Four Ways Telecommuting Helps Retain Employees

In our technologically advanced society, telecommuting is a viable and popular alternative for many people in the workforce. With the ability to send and receive information and get in touch with others in mere seconds, telecommuting can reduce overhead costs and promote stronger employee morale. While some organizations may argue that not physically being present in an office is challenging to productivity, virtual workforces are becoming quite common across various industries.

In a report by WorldatWork Telework Trendlines, we discovered that almost 29 million Americans are telecommuting at least once a month. Additionally, 2.6 percent of the U.S. employee workforce (3.3 million people, not including the self-employed or unpaid volunteers) considered home their primary place of work, according to Global Workplace Analytics. Here are four reasons why you should reconsider your telecommuting policy at your organization:

1. Telecommuting encourages a balanced lifestyle.
Employees with obligations outside of work, such as children, find telecommuting especially helpful. It allows them to manage their own time and manage their lives according to what is important to them, without having to worry about transportation and other potential problems. By cutting down on their stressors, the quality of their life and health is drastically improved.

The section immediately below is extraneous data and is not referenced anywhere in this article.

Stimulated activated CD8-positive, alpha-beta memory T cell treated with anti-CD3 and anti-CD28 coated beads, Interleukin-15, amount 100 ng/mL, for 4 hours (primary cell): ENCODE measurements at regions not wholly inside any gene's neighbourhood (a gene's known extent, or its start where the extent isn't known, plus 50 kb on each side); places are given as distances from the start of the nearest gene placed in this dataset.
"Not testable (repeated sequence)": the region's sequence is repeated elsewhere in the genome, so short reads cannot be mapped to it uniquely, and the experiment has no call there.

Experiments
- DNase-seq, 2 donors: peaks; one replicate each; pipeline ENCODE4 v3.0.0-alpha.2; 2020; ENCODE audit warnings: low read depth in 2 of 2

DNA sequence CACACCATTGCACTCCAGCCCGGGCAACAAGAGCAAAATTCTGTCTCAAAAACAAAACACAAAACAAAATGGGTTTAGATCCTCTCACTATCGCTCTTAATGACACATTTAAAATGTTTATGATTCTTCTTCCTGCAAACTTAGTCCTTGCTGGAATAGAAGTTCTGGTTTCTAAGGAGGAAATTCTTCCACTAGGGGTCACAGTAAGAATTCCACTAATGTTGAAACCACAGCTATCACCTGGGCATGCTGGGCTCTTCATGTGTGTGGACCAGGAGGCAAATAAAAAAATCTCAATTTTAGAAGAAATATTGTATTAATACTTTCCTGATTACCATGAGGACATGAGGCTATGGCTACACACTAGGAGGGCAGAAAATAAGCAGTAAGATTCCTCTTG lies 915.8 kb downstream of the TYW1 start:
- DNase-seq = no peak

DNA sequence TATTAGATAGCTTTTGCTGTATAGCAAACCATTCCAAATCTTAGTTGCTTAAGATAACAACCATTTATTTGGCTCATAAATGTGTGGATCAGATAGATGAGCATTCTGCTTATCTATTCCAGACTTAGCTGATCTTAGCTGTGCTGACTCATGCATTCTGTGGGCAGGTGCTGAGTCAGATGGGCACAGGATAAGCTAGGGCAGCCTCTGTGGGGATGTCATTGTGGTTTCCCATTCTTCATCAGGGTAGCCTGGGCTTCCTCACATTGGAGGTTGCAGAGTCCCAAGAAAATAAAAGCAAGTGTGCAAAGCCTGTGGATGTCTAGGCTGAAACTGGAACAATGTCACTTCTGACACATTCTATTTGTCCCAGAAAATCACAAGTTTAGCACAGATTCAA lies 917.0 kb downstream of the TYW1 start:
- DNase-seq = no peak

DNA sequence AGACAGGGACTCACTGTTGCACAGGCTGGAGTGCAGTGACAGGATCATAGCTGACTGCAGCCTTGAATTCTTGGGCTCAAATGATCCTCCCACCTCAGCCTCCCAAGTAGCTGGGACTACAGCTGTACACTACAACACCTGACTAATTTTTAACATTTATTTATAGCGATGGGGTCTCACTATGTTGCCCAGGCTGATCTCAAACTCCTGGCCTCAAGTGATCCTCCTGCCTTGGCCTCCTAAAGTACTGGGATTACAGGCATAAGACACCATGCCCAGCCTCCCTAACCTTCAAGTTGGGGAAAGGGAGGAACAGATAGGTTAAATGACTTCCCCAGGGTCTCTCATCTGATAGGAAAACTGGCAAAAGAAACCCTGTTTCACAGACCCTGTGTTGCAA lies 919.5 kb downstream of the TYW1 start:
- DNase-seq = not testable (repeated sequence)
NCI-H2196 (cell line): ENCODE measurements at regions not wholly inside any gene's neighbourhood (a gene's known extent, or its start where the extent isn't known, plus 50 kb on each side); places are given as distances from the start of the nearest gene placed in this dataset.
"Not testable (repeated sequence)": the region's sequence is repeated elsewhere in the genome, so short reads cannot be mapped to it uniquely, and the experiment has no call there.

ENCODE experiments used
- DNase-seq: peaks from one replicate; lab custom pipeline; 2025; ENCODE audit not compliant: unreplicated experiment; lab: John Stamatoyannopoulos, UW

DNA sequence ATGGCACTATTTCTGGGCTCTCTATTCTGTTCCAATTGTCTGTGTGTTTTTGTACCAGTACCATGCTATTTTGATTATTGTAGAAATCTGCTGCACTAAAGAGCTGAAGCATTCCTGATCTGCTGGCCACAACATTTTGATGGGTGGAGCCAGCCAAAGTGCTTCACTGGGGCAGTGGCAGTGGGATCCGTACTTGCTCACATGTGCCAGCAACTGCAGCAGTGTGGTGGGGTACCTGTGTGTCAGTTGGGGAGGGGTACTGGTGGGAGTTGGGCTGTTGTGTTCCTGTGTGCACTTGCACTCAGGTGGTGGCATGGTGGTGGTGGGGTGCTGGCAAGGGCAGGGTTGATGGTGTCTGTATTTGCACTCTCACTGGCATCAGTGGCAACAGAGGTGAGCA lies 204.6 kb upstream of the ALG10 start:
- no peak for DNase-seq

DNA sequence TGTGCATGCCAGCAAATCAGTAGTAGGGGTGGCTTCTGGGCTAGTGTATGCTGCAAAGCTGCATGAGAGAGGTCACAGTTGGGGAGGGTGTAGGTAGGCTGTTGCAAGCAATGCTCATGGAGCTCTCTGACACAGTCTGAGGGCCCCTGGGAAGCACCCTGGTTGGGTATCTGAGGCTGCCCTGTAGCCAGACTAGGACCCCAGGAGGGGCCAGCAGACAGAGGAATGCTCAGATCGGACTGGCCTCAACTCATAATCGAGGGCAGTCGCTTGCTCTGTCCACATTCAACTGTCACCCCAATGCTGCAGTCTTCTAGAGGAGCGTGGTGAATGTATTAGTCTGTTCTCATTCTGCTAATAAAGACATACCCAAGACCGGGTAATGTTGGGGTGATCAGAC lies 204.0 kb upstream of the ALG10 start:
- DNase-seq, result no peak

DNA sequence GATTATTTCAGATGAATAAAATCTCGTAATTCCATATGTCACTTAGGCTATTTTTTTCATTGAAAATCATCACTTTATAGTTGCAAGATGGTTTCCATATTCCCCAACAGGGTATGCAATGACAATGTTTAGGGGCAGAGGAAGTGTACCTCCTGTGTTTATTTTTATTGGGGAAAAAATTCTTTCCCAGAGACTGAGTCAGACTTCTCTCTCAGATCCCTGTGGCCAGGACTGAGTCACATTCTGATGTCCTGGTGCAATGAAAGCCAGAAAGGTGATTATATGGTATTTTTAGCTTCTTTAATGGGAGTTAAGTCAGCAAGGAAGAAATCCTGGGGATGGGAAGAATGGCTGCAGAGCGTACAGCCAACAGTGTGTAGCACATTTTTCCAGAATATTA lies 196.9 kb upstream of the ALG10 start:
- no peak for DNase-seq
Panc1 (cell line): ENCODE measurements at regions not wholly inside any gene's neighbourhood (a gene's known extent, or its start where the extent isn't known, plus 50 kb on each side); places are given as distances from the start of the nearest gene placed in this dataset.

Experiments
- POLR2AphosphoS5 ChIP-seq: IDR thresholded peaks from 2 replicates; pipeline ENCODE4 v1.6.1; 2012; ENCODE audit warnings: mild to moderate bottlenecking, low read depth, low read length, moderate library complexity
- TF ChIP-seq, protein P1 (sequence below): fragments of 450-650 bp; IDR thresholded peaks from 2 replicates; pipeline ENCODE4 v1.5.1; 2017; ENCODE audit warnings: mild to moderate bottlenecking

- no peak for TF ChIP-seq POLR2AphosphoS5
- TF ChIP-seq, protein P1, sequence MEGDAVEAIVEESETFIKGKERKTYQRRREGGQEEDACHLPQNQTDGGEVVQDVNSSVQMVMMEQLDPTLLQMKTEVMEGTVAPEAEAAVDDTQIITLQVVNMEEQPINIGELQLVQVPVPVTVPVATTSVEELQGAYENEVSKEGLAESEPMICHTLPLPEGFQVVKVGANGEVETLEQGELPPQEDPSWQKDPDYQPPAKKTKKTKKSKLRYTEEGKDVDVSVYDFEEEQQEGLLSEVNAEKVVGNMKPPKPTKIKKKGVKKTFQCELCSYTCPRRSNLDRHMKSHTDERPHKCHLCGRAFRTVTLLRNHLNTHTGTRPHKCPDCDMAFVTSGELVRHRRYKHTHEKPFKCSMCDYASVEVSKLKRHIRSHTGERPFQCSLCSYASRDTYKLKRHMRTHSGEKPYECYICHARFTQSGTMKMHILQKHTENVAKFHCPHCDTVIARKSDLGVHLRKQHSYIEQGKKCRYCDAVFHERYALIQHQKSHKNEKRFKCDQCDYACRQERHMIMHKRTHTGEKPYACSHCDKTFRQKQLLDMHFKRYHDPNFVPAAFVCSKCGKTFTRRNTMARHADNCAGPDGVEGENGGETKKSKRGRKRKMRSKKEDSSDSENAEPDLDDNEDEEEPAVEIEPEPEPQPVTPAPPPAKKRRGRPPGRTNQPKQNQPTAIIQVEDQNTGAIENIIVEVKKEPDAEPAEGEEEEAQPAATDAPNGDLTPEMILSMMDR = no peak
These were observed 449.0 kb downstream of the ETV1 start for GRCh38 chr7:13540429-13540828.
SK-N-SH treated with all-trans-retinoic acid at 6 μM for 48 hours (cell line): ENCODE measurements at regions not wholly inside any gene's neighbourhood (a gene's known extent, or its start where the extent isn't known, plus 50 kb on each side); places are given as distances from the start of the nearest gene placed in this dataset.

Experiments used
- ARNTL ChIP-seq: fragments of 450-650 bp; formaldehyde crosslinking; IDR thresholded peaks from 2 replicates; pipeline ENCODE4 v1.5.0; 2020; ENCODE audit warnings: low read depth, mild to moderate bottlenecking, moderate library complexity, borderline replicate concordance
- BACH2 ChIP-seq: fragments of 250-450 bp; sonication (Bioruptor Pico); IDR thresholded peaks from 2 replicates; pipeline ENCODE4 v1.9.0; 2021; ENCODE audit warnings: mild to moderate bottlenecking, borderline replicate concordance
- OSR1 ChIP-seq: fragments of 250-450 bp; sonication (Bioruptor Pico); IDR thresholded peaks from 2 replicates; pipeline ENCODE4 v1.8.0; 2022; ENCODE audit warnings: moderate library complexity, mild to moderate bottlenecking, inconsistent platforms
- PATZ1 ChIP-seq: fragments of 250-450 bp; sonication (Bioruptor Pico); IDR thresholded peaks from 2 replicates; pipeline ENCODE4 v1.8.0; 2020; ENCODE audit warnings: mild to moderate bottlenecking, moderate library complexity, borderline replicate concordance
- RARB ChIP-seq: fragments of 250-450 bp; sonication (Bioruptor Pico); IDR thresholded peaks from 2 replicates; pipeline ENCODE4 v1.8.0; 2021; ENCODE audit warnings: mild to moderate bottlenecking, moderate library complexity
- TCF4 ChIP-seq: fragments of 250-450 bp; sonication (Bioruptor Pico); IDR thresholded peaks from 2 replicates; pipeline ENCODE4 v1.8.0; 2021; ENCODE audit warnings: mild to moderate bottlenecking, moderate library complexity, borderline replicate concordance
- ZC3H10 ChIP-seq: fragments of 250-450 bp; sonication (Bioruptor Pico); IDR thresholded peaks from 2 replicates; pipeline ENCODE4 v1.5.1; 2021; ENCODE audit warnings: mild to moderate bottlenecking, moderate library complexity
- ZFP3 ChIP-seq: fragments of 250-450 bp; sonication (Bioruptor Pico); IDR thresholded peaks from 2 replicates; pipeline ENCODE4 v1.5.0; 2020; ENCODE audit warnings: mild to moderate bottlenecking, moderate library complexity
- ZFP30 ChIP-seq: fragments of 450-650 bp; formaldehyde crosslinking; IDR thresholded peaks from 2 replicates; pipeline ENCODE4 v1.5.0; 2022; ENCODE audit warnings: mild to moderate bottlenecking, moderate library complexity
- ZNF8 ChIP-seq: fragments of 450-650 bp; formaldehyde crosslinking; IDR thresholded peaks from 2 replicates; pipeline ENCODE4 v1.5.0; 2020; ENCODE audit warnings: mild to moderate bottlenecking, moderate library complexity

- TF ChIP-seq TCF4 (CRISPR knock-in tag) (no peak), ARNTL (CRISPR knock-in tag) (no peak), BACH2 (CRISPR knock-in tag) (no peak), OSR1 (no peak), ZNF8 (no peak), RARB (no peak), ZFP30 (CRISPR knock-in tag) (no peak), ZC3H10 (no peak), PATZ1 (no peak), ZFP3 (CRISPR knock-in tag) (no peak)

2. Telecommuting strengthens loyalty to the organization.
People are generally a bit happier when they can be flexible in their responsibilities. Because of this, the happier they become, the more loyal they will be to their organization. When a company shows that it is willing to let an employee create his or her own schedule, it makes the employee feel valued and trusted to do the job.

3. Telecommuting allows great team members to participate in a team regardless of location.
As with life, situations and obligations shift. Workers that are free to relocate while telecommuting don’t have to worry about their job security because of a move. This ensures that talented members of an organization stay with that organization. The ideal candidate may not be the person that lives down the road from the office, but rather a highly qualified individual that lives 2 states over. The contributions of excellent candidates will always be invaluable to the team. Also, workers have the ability to learn from others that don’t have their same methods or line of thinking since they can be virtually from anywhere!

4. Telecommuting increases daily productivity. 
The New York Times reported that those who work at home tend to put in “longer hours and are often more productive.” However, this benefit is often realized after a company has developed a plan, including the best technology to use to maintain and track productivity. Other studies have argued that telecommuting may slow a staff member’s opportunities for promotions, so a combination of working at home and in the office remains ideal.

Will you consider adding a formal telecommuting policy to your organization? Share your comments with us, and we may feature you in our next e-Newsletter.

For more information on this topic or to continue this discussion with other executives, join the Ascendis Masterminds for Managers group on LinkedIn and connect with us on Twitter at @DrakeAscendis.